If one doesn't think of Austria as a place where folk-revival performers thrive, that may be because Austria itself doesn't often enter into the consciousness of us self-absorbed Americans. When it does come up, it's typically in some negative context, having to do with memories hanging over from World War II, during which Austria was very much on the wrong side. Then many years later, to compound that unhappy fact, Austrian Kurt Waldheim, UN Secretary General and arguably the world's most prominent Austrian, was exposed as a Nazi war criminal.
That, of course, is far from all there is to say about Austria and its people, the bulk of whom are as guiltless and decently intentioned as the rest of us. On the positive side of the ledger, attesting to contemporary Austria's cultural vibrancy, is an acoustic group of young, talented performers with interesting ideas. Its name (taken from an Irish coastal village) notwithstanding, Ballycotton is a folk band from Austria -- although not, it must be stressed, an Austrian folk band. Transcending national, though not continental, borders, it fashions a pan-European sound not quite like any other that I've heard. If a comparable ensemble exists, it is not known to me -- which may not mean all that much, since my knowledge of European roots music outside the British Isles and Scandinavia is less than extensive.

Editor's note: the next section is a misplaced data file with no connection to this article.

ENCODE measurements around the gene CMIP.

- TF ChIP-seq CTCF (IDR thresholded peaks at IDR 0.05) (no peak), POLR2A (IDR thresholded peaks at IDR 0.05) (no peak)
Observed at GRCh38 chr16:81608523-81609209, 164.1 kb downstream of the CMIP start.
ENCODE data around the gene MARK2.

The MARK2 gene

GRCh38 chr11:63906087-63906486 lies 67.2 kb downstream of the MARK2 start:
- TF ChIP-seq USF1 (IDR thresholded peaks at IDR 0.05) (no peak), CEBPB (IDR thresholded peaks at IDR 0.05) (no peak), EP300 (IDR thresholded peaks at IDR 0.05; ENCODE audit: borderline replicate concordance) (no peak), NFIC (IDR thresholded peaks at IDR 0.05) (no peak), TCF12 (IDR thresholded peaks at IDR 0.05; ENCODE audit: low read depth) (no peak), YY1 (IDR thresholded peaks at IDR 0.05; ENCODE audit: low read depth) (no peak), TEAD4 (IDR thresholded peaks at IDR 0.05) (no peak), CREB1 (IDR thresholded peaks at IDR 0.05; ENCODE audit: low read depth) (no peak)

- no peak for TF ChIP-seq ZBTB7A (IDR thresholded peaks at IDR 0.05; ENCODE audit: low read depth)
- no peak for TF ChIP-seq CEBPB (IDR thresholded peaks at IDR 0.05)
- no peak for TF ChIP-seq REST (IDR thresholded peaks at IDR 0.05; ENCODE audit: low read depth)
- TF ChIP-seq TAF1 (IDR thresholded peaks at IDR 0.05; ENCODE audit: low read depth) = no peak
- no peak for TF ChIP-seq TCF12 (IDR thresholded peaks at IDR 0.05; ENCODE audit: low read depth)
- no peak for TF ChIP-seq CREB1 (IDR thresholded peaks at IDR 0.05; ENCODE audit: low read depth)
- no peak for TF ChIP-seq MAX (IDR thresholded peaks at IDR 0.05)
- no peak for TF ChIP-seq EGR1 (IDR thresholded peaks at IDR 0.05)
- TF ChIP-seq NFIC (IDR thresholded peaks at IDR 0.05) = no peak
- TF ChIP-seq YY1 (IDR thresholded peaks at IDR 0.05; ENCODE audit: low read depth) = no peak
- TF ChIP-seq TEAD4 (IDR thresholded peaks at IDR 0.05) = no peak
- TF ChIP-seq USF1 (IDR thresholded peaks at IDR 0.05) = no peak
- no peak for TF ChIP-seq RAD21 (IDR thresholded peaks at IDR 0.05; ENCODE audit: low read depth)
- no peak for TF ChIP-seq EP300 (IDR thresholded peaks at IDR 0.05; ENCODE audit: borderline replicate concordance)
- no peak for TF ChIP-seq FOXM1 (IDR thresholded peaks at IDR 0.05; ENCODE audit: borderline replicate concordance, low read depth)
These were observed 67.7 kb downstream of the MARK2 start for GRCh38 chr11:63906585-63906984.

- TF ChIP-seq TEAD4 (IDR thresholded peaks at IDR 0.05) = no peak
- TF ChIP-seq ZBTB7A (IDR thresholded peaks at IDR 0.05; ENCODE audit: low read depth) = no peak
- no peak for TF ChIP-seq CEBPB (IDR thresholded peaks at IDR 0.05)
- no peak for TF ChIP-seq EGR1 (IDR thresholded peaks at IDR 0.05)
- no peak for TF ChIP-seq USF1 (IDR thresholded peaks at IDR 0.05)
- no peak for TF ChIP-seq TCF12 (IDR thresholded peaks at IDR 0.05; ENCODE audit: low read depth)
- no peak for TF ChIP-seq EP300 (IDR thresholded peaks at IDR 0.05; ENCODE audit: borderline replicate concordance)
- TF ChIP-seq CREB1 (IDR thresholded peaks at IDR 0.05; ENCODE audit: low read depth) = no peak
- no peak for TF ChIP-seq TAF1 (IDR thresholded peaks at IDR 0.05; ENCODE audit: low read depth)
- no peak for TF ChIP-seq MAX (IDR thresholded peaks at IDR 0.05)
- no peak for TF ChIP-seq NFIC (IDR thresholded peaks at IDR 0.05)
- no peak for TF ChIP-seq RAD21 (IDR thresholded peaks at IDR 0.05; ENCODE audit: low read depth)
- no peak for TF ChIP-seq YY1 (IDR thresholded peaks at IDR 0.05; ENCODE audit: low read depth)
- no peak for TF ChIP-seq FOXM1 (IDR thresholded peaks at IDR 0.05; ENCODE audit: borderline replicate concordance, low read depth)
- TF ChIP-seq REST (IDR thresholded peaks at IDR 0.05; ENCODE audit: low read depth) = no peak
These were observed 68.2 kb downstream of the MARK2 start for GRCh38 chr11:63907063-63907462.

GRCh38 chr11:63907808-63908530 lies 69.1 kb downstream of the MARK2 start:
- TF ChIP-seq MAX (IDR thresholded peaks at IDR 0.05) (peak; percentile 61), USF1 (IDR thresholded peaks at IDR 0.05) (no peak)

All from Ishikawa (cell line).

Ballycotton prefers to call what it does "modern folk music" as opposed to "world music." More often than not, the latter is ethno-music with an ever more pronounced Western-pop sheen, whereas Ballycotton's music begins in the neo-traditional, quasi-orchestral approach brought to life in the 1970s Celtic revival. The band then throws into the mix elements of French, Spanish, German, Russian and even Middle Eastern sounds, along with unintrusive jazz and classical flourishes.
The resulting fusion never sounds forced, at least to my ears. It suggests, generally, what the Chieftains might have created if they had expanded beyond purely Celtic traditions and mostly traditional music. (By which I do not mean to imply that Ballycotton is superior, or even equal, to the Chieftains. Nobody is.) Though influenced by older musics, Ballycotton writes all its own material. I for one would like to hear the band take on actual, as opposed to "modern," folk tunes for at least one album. Still, the compositions on Mondland are sturdy and pleasurable, and they betray no new-age touches worth grousing about.
There are vocals of a sort, but this is to all intents and purposes an instrumental recording. The voices are not used so much to sing songs as to provide aural texture. In less capable throats, that could amount to barely human elevator harmonies, but that is not what we get here. The voices glide in, under, and over the instruments with assurance, grace and feeling.
This is a better album than I grasped on first, casual listening. I suspect you may have the same initial impression, and the same second one. You may agree with me, too, that Ballycotton deserves good fortune and an honored place on the international folk scene.